Leviticus 8, 9:2, 9:2-24, Leviticus 16:2, Leviticus 16:4)
 When a Nazirite was completing the period of his Naziriteship he was to offer one male lamb a year old without a blemish as a burnt offering, and one ewe-lamb a year old without a blemish as a sin offering, and one ram without blemish as a peace offering, Numbers 6:13-14, 16-17. The reason for these observances was that a Nazirite represented the celestial man, who is the likeness of the Lord, 51, 52, 1013. The celestial man is such that he is moved by celestial love, that is, by love to the Lord, and from this by celestial truth, 202, 337, 2069, 2715, 2718. This was why the Nazirite was required to sacrifice a male lamb and a ewe-lamb, meaning that which is celestial, and also to sacrifice a ram, meaning that which is spiritual. Young bulls, rams, and lambs were sacrificed at festivals. For example, on the first day of the feast of unleavened bread, two young bulls, one ram, and seven lambs, together with their minchah, were to be offered as a burnt offering, Numbers 28:18-20. On the day of the firstfruits too, two-young bulls, one ram, and seven lambs, together with their minchah, were to be offered as a burnt offering, Numbers 28:26-28. At new moons two young bulls, one ram, and seven lambs, together with their minchah, were to be offered as a burnt offering, Numbers 28:11-12; in the seventh month, on the first of the month, one young bull, one ram, seven lambs, together with their minchah; and on the fifteenth day of the seventh month, thirteen young bulls, two rams, fourteen lambs; and so on, see Numbers 29:1-2, 12-14, 17-18, 20-24, 26-36. Young bulls and rams meant spiritual things, while lambs meant celestial. For at festivals it was required that those taking part were to be sanctified and were brought into that condition by means of spiritual things.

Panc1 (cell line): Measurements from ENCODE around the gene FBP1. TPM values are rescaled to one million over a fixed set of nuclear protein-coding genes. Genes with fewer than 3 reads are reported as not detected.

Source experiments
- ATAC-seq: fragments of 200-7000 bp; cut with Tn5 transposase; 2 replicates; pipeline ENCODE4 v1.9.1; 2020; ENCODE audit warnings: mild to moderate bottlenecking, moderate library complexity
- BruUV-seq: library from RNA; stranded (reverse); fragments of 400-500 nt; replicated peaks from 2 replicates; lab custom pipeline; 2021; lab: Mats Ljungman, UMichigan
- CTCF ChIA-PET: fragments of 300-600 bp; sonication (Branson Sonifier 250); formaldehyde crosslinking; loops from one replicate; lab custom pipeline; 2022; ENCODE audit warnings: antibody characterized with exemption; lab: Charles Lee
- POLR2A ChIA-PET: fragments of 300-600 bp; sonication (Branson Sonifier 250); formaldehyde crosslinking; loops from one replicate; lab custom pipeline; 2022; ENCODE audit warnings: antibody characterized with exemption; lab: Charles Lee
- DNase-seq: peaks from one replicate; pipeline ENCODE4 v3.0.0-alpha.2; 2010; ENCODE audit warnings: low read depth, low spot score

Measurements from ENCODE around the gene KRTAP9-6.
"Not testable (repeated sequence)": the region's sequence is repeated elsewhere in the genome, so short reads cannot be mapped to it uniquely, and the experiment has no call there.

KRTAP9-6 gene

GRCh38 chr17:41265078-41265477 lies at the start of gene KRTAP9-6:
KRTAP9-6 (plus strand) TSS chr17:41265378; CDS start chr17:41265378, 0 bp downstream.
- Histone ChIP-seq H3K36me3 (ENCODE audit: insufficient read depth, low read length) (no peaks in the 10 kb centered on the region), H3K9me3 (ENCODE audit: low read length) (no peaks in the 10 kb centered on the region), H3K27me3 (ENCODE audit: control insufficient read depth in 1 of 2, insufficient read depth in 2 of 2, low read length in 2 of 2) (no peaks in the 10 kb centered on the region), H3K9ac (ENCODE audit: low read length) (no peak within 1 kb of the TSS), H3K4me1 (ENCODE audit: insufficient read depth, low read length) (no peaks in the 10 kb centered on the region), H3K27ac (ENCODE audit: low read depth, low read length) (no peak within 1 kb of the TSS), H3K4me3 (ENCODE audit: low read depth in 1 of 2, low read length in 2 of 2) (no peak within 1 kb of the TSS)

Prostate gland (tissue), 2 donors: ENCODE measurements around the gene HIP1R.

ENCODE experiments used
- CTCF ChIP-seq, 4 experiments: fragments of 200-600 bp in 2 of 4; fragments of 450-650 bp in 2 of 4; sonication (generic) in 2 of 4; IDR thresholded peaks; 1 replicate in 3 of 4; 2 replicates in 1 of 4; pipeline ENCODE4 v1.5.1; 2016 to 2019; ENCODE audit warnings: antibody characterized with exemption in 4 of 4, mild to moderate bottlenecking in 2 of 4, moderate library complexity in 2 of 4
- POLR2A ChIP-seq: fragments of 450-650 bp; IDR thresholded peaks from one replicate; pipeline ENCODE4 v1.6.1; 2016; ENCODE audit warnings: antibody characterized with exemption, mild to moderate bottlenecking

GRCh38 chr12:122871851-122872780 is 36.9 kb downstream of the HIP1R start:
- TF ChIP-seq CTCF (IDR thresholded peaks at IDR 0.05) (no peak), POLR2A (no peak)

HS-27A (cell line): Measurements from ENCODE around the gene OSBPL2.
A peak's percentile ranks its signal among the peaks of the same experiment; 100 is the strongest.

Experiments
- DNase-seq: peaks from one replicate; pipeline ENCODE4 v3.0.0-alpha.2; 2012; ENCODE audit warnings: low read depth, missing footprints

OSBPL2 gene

Arcana Coelestia 51-52; Numbers 6:13-17, 29:20-22, 29:24)
 Since 'rams' meant the Divine spiritual of the Lord's Divine Human, and also spiritual things residing with man, it is therefore said in Ezekiel, where the New Temple and the New Jerusalem, that is, the Lord's spiritual kingdom, are referred to, that when they had finished cleansing the altar they were to offer a young bull as a sin offering and a ram as a burnt offering; and for seven days they were to provide daily a he-goat for a sin offering, and a young bull and a ram, Ezekiel 43:23-25. Also 'on that day' the prince on behalf of all the people was to provide a young bull for a sin offering, and on the seven days of the feast seven young bulls and seven rams, together with the minchah, as a burnt offering, Ezekiel 45:22-24; and on the sabbath day he was to provide six lambs and a ram, Ezekiel 46:4; 6.
 As regards the New Temple and the New Jerusalem, these in the universal sense mean the Lord's kingdom, see 402, 940, and in particular a new Church, 2117. There neither burnt offerings nor sacrifices are offered, as may be well known to all; and from this it is evident that burnt offerings and sacrifices mean the celestial things of love and the spiritual things of faith; for these things belong to the Lord's kingdom, and so are akin to the things meant here by young bulls, rams, and lambs. As regards the young bulls and rams, these mean spiritual things, as is clear from each detail in this part of Ezekiel in the internal sense - in general from the fact that specifically the New Temple and the New Jerusalem mean the Lord's spiritual kingdom, while Zion means the celestial kingdom.
 That 'a ram' means that which is spiritual, or what amounts to the same, those who are spiritual, is also evident in Daniel. Daniel saw a ram with two horns which was standing before the river; and then he saw a he-goat which struck the ram, broke its horns, and trampled on it, Daniel 8:3-4, and following verses. Here 'the ram' is used to mean nothing else than the spiritual Church, and 'the he-goat' to mean those who are governed by faith separated from charity, that is, by truth separated from good, and who step by step rise up against what is good, and finally against the Lord - as is also described. In Samuel,